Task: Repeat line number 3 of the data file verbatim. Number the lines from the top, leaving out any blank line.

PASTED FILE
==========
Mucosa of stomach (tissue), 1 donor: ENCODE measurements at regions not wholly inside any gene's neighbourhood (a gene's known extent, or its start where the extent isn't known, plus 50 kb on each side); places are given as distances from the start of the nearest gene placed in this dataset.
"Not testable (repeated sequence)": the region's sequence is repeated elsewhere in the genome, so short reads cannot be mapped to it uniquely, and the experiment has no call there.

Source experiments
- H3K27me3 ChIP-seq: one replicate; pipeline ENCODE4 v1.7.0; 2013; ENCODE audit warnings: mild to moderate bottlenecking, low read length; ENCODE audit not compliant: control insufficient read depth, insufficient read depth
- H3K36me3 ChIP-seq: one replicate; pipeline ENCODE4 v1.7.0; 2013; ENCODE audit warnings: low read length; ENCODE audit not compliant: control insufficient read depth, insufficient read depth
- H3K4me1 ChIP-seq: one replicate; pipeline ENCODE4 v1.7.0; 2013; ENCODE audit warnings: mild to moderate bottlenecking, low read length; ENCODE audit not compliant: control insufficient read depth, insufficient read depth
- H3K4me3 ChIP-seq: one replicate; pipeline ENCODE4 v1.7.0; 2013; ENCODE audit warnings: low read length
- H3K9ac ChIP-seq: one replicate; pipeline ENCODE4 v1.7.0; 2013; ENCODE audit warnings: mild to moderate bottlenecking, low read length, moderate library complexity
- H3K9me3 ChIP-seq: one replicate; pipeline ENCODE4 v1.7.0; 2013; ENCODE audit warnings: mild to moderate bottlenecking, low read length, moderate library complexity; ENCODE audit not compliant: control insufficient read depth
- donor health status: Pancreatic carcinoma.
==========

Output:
Source experiments